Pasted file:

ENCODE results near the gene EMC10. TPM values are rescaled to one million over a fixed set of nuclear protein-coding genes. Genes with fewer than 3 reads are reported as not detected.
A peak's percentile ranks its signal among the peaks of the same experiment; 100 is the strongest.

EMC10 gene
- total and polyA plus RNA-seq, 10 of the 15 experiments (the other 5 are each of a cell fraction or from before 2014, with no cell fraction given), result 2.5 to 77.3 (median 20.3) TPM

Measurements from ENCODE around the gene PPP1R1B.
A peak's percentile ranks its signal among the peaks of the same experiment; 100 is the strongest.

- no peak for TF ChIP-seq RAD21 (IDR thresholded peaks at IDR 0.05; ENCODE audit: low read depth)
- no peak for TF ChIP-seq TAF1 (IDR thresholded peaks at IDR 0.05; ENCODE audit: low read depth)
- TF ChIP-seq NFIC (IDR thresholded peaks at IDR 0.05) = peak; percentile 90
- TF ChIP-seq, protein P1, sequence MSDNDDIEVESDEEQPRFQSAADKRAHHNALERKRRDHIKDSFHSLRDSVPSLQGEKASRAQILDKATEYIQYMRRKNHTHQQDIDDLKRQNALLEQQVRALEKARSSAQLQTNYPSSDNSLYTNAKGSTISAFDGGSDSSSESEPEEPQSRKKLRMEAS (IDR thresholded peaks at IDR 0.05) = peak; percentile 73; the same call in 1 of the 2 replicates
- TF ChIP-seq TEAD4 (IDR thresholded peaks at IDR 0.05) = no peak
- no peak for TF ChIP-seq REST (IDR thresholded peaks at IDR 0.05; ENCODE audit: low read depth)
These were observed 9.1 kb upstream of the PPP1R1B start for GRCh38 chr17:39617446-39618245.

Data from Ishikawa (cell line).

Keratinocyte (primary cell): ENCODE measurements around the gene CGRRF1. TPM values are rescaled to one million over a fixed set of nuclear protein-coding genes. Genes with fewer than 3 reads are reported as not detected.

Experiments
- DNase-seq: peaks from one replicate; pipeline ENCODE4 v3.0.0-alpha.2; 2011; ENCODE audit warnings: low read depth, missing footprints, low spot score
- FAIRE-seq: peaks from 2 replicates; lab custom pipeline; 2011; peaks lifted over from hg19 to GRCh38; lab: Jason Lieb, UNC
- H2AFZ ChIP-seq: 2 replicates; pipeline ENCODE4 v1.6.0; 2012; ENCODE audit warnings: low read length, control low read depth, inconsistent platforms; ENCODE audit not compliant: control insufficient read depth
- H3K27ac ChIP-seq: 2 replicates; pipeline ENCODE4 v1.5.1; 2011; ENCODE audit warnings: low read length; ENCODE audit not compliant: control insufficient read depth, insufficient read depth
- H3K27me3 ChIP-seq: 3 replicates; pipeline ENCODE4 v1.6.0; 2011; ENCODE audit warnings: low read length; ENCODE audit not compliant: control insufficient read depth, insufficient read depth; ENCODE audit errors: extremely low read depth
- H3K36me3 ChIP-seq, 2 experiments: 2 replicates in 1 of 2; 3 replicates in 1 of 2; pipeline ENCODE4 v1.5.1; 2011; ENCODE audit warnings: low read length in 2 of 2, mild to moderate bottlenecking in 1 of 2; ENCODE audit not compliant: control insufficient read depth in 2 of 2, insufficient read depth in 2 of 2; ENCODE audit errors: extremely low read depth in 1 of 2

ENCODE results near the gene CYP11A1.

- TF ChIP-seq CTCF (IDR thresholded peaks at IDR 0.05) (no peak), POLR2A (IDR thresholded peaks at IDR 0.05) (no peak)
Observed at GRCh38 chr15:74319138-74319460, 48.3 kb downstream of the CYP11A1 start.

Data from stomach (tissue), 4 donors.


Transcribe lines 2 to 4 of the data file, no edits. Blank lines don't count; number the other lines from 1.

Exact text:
A peak's percentile ranks its signal among the peaks of the same experiment; 100 is the strongest.

EMC10 gene
- total and polyA plus RNA-seq, 10 of the 15 experiments (the other 5 are each of a cell fraction or from before 2014, with no cell fraction given), result 2.5 to 77.3 (median 20.3) TPM